Immunotherapy Part Three – Ipilimumab

After two surgeries, the oncologist wanted to start me on an immunotherapy drug called ipilimumab (trade name Verloy). Don’t you love these long drug names? No wonder the docs refer to this one as “ipi.” As far as I can figure out, each of these drugs have five syllables and a “mab” or “nab” as a last syllable. I think this one is e-pee-LIM-oo-mahb. In this case, learning to pronounce this drug name was the least of my worries.

photo patient in bed

The drug lulled me into a false sense of security. After the first two infusions, I had no side effects. I’d spent all that worry about it for nothing.

However, just before the nurse set me up for the third infusion, she noticed a rash on my ankle. She scolded me because I hadn’t called her about it. It was the first sign of an allergic reaction. To be honest, I hadn’t carefully read the doctor’s instructions about this. She ended treatment.

Unfortunately, this wasn’t the end of it.  For the next six weeks, I suffered with a horrible rash over my entire body, edema, vomiting, diarrhea, weakness, and brain fog. In retrospect, the brain fog was the worst because I forgot to take the medications the doc provided to combat these symptoms.

When I finally recovered, the doc referred me to a melanoma specialist, who decided I needed another three months of recovery time. Plus, he wanted to see if the ipi was still doing its tumor-shrinking thing. Alas, that was not the case.

Although these drugs have a wonderful track record, the docs can’t predict whether a particular patient will respond to the drug without side effects. My oncologist knew I had the BRAF gene which made treatment potentially effective. In my case, the cure seemed worse than the disease.

The medical field continues to develop more of these drugs, some of which have fewer side effects and better results. I hope medicine will also determine a patient’s response more accurately. I don’t want anyone to suffer what I did.

Increasing the melanoma survival rate from six to nine months to ten to twelve years is a wonderful achievement, but thousands are waiting for complete eradication. Fortunately for me, my current treatment resulted in no tumors visible in the latest CT scan. Pray that the drug will be completely effective and I can beat the survival-rate odds. Thanks.

Immunology, Part 2 – Clinical Study

In August 2016, I entered a clinical study. I wanted to participate in the possible cancer written on beachdevelopment of new drugs for cancer.

In this case, the docs wanted to use three drugs to see if they together would be more effective than any of them alone. I took two of the drugs by pill with a “run-up” period that gradually increased the dose. The third drug was administered by infusion.

The medical tests were intense. Every week, I had blood tests. I regularly had EKG and CT scans. They even threw in a PET scan for good measure. The docs also took biopsies, which required sedation, and a detailed ophthalmology exam.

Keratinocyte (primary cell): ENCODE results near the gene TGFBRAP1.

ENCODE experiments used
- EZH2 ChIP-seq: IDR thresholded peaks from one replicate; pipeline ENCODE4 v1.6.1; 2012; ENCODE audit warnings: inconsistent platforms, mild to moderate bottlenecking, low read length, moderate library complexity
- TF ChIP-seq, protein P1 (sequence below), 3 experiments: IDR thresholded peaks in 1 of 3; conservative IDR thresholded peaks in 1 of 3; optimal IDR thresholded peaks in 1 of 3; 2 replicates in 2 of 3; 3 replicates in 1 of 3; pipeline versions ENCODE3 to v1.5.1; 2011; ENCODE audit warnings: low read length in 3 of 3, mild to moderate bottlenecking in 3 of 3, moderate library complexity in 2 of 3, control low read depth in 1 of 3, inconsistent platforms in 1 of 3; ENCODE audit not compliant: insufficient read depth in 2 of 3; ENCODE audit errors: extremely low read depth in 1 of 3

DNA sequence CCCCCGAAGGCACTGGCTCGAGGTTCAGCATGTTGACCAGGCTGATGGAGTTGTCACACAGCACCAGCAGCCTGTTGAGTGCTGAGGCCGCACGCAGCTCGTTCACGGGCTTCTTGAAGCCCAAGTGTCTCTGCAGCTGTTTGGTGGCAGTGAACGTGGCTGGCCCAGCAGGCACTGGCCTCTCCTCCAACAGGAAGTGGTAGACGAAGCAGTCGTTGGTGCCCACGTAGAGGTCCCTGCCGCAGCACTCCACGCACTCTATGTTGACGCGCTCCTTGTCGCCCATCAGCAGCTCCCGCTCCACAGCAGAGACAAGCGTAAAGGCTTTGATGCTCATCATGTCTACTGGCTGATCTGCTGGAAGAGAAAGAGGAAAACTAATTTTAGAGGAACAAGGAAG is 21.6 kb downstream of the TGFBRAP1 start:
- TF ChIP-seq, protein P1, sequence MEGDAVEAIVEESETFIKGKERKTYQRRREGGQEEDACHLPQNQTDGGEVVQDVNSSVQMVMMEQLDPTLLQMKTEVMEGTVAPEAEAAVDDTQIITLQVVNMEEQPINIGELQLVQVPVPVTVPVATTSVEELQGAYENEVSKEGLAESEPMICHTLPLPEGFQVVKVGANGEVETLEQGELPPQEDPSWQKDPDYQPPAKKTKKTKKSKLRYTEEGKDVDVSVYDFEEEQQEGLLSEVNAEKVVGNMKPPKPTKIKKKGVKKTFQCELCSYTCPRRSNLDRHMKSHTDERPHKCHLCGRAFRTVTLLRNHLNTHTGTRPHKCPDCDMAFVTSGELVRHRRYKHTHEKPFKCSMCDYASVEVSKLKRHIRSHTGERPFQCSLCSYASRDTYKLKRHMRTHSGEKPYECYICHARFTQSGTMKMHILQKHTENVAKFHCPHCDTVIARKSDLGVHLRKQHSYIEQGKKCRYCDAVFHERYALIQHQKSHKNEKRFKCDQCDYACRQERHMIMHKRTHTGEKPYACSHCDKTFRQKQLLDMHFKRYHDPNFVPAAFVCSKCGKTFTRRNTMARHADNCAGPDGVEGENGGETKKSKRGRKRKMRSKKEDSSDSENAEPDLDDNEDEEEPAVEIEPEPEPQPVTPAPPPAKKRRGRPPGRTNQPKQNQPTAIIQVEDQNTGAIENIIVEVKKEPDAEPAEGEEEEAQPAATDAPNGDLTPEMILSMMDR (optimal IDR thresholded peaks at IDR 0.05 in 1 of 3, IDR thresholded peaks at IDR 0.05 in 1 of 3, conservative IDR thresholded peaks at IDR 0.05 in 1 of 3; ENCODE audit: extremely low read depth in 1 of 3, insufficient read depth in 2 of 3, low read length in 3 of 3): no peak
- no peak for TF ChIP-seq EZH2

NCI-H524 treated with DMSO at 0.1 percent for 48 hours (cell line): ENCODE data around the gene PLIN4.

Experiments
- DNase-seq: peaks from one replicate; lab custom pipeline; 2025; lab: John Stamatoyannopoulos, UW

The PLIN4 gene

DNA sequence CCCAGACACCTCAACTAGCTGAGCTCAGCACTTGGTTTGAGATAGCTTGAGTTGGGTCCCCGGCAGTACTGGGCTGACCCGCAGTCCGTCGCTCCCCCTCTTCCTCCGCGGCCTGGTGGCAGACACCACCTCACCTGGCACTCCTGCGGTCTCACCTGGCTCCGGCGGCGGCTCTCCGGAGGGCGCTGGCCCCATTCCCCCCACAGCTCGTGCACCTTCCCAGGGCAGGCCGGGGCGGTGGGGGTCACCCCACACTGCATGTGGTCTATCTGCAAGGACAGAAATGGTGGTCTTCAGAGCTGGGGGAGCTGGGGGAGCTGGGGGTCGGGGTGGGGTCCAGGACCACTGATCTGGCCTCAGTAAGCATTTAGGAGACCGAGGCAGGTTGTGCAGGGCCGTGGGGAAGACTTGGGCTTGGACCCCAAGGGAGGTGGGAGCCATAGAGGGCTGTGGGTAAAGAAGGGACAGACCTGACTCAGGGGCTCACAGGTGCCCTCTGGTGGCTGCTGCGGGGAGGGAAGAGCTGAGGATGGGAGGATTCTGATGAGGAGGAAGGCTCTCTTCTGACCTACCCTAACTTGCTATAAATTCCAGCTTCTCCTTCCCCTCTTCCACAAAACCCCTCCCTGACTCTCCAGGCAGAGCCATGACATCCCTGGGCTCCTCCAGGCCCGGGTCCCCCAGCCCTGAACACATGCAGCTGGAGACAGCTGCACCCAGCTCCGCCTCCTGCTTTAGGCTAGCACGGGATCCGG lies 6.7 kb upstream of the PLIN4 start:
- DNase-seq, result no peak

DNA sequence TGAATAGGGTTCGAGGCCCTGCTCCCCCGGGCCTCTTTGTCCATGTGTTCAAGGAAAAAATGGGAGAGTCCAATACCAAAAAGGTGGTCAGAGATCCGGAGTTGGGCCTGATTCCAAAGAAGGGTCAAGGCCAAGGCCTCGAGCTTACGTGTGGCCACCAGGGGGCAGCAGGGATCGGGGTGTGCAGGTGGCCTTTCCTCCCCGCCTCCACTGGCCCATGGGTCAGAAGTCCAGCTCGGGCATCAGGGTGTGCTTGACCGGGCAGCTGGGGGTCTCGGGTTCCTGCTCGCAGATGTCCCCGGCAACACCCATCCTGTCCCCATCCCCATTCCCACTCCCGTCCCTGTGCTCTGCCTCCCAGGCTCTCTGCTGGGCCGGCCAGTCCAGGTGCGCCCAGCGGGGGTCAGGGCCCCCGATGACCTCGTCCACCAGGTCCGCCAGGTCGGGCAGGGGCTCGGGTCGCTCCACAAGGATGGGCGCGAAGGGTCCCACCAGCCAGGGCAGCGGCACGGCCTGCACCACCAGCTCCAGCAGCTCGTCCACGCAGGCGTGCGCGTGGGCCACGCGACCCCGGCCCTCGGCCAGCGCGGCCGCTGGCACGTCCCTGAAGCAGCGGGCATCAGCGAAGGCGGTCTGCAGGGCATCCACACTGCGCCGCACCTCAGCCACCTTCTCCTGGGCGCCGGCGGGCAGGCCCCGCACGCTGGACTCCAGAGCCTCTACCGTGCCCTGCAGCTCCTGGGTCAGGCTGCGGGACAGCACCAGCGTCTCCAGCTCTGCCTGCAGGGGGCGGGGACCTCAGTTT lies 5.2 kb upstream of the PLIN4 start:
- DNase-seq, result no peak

I did well for a while but then developed problems with liver levels. The docs stopped one drug and reduced the other. Ultimately they had to stop treatment altogether because the drugs also lowered my sodium levels and landed me in the hospital for two days.

The sodium returned to normal after restricting my water intake. The liver problem was tougher and required prednisone. The steroid accelerated cataract development and resulted in two cataract surgeries after a year.

Clinical trials are necessary in the development of new drugs, including the immunology drug I take now. I’m grateful for patients who participated in that study and hope my statistics will help the next generation.




Immunology, Part 1

Immunology is a new class of drugs. The FDA approved the first drugpills an syringe in 2011. Now there are myriads of them.

Keytruda or pembrolizumab, like other drugs in this category, works with the immune system to help detect and fight cancer. Each works with different kinds of melanoma and boosts the immune system in a different way.

In this case, cancer may use the PD-1 pathway to hide from the T cells the immune system sends out. Keytruda blocks this pathway so the T cells can detect and fight cancer cells.

Unfortunately, the immune system can also attack normal cells. This can lead to side effects. The most common are fatigue, cough, nausea, itching, rash, etc. Compared to other kinds of drugs, these side effects are relatively mild.

BTW, Keytruda is the drug I’ve taken for over a year with only fatigue and rash showing themselves. The last CT scan showed NO tumors. Hooray for modern medicine!

In future posts, I’ll describe other drugs and how they work. Stay tuned!